A Brief Book Summary from Books At a Glance
Editor’s Note: Today we continue our series of “bonus” summaries covering all thirty-six chapters of the monumental volume, The Enduring Authority of the Christian Scriptures (D.A. Carson, ed.).
Chapter 2 :“The Truth Above All Demonstration”: Scripture in the Patristic Period to Augustine
Charles E. Hill
(Summarized by Mark Coppenger)
In the title, Hill quotes Justin Martyr (Dialogue with Trypho) on the self-authenticating nature of God’s revelation. Such was the basis for the canon, which the Church Fathers well understood. Though the ancient physician, Galen, among others, pressed the church for proofs of the reliability of Scripture, Clement of Alexandria took a lead in insisting that no premises could have higher status than the plain assertions of the Bible, which were, to borrow Alvin Plantinga’s contemporary terminology, “properly basic.” In this vein, Origen and Eusebius, by quoting 1 Corinthians 2:4, pointed to the “Spirit and power” of the gospel, and to Paul’s indifference to “persuasive words” (This is not to say the faith is anti-intellectual, but that it does not depend on the assent of intellectuals); Origen spoke of the musical “harmony” of the gospels, drawing on the imagery of David’s harp; Eusebius objected to Origen’s tendency to over-allegorize in order to “cover” what he took to be historical irregularities; Augustine refused to lay the blame on scripture for. . .[To continue reading this summary, please see below....]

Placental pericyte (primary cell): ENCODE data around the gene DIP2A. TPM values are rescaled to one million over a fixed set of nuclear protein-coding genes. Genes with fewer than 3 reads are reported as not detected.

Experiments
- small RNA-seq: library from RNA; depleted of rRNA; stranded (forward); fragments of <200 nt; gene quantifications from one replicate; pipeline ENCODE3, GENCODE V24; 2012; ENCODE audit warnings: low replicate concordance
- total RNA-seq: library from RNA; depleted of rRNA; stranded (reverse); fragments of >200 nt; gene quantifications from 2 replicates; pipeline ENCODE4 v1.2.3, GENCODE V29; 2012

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The Enduring Authority of the Christian Scriptures